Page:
- You can also breathe every 4 or 6 kicks which will simulate longer breathing patterns such as the 1 down, 1 up or 2 down, 1 up breathing pattern.
- Once you are comfortable performing this drill with your hands by your sides, you can place them in front of you shoulder-width apart to make the drill more advanced as you’ll be simulating the butterfly body position more accurately.
3. Butterfly Push Through Drill With Breath Focus.
The butterfly push through drill is a popular butterfly drill among competitive swimmers. This drill is great for developing power during the kick and pull phase while teaching you how to perform the catching phase for maximal efficiency. It can also be adapted to focus on the breathing style.
How to perform this butterfly drill-
- Start by placing both arms in front of you and performing a steady butterfly kick.
- Do some basic sculling to get a feel for the water.
- When you’re ready, pull your arms down into the catching phase.
- From there give a strong butterfly kick, coupled with the pulling phase of the arm stroke.
- As the kick starts and you start pulling, shoot your head out of the water.
- This is the part where you practice the breathing style of your choice, for example- downward-angled butterfly breathing.
- After completing this explosive movement, take some time to recover while doing light freestyle or breaststroke kicking as you bring your arms back to the front.
- You should be able to repeat this movement 3-4 times throughout a 25m distance.
Butterfly Training Aids For Improving Breathing Technique.
Fins: Swimming fins can be used to add power to your stroke which will make swimming butterfly easier. This will allow you to focus on your breathing style and pattern without having to worry as much about the actual swimming of the stroke.
If you require some good fins, I recommend the Arena Powerfin Pro, you can check it out on SwimOutlet by clicking here.
Paddles: Similar to fins, paddles can also be used to add more power to your stroke helping you to focus more on your butterfly breathing technique. You may also choose to combine paddles and fins for maximal power output.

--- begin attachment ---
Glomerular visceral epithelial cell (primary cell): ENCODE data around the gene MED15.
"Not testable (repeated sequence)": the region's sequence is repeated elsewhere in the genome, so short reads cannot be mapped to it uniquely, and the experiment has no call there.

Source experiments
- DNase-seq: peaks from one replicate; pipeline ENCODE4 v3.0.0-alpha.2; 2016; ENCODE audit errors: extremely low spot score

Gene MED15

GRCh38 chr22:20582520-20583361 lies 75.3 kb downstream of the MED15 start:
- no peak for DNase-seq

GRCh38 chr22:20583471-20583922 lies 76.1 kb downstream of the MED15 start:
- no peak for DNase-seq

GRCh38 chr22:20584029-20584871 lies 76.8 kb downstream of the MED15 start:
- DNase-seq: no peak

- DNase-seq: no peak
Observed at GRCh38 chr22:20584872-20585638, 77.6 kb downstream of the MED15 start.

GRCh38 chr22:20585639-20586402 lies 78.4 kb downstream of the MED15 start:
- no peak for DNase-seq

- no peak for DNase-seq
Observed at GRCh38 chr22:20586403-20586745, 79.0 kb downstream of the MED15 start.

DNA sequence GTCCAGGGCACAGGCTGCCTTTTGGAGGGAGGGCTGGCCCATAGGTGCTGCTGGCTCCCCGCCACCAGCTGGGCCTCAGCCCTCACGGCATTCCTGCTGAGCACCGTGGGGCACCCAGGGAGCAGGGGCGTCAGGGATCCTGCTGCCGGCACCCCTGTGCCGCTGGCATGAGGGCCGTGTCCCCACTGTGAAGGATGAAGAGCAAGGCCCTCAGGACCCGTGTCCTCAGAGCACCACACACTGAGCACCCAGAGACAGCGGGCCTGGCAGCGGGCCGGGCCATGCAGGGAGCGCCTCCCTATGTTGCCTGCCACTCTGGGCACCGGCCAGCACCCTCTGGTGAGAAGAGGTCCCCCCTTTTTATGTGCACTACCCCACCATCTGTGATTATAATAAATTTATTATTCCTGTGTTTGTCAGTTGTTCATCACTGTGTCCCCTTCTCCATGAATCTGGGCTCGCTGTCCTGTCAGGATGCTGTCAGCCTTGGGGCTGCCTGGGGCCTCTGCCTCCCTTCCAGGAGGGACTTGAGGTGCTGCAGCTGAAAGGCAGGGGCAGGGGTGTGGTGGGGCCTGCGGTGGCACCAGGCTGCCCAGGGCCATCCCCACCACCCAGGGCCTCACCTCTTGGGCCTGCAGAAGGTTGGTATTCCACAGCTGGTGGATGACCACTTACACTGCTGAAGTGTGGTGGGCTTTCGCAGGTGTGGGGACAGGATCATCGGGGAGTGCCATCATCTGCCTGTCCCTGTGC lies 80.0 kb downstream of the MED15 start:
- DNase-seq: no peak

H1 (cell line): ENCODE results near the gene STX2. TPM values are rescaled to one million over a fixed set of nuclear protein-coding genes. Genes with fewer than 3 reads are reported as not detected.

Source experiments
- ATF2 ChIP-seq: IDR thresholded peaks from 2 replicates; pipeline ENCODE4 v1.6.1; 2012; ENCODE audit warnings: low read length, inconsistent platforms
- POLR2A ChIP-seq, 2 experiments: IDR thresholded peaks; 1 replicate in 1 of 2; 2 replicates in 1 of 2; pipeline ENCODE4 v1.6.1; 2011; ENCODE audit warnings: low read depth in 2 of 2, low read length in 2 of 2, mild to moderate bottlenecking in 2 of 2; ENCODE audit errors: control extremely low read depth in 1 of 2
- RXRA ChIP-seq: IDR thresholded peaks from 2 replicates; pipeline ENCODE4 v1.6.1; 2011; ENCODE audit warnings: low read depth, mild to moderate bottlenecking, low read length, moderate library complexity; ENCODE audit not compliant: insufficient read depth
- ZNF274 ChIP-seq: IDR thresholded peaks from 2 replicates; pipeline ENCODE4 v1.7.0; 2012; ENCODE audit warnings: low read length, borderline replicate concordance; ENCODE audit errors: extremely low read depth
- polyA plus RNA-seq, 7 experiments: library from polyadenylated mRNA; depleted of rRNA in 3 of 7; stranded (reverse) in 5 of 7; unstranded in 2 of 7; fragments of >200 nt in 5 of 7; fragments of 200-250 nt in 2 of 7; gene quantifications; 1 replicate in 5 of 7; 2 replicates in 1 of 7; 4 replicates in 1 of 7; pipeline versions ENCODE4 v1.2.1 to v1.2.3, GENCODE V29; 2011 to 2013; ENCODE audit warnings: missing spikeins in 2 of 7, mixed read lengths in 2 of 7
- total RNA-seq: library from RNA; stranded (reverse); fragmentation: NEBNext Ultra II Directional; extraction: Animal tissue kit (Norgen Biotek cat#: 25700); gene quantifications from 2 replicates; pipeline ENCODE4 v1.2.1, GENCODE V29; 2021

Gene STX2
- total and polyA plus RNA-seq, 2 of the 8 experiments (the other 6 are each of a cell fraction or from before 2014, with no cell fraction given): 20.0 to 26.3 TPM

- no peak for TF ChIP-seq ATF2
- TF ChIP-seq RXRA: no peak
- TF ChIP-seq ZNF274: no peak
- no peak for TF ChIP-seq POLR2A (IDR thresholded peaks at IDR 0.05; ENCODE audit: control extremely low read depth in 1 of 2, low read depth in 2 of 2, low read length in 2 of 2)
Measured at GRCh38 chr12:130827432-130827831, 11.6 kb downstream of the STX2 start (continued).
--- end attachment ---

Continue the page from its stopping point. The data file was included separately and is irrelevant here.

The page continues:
That said, when using equipment such as fins and paddles you’ll have to pull more water which can tire you out.
That’s why I recommend breaking things down over shorter distances. For example, you can do a set of 20x25s on 0:45 (or longer if you need it) with fins and/or paddles with the focus on your breathing. You can also do say a 25 swim and then a 25 drill to give yourself some time to rest.
For paddles I recommend the Speedo Powerplus Paddles, you can check them out on SwimOutlet by clicking here.
Snorkel: Unlike fins and paddles, the snorkel can be used to eliminate the breathing technique from your stroke and to solely focus on the swimming technique. The benefit of using a snorkel, however, is that it will help you to develop strong lungs which can help you to maintain a more advanced breathing pattern when swimming butterfly.
The snorkel used in combination with swimming fins and/or paddles can make for a great butterfly conditioning set.
Here is a quick example-
- 15x100s fly on 2:00 (can be on a slower interval as well).
- First 25- body position butterfly kick.
- Middle 50- butterfly swim.
- Last 25- butterfly drill.
If you don’t yet have a snorkel, 2 of my favorite options include the Finis Swimmer’s Snorkel and the Arena Swim Snorkel 2 you can check them out on SwimOutlet by clicking here.
Proper breathing is a key element of successfully swimming butterfly. Not only will it ensure that your muscles are receiving enough oxygen, but it also plays a critical role in maintaining an efficient body position throughout your stroke.
More related swimming articles-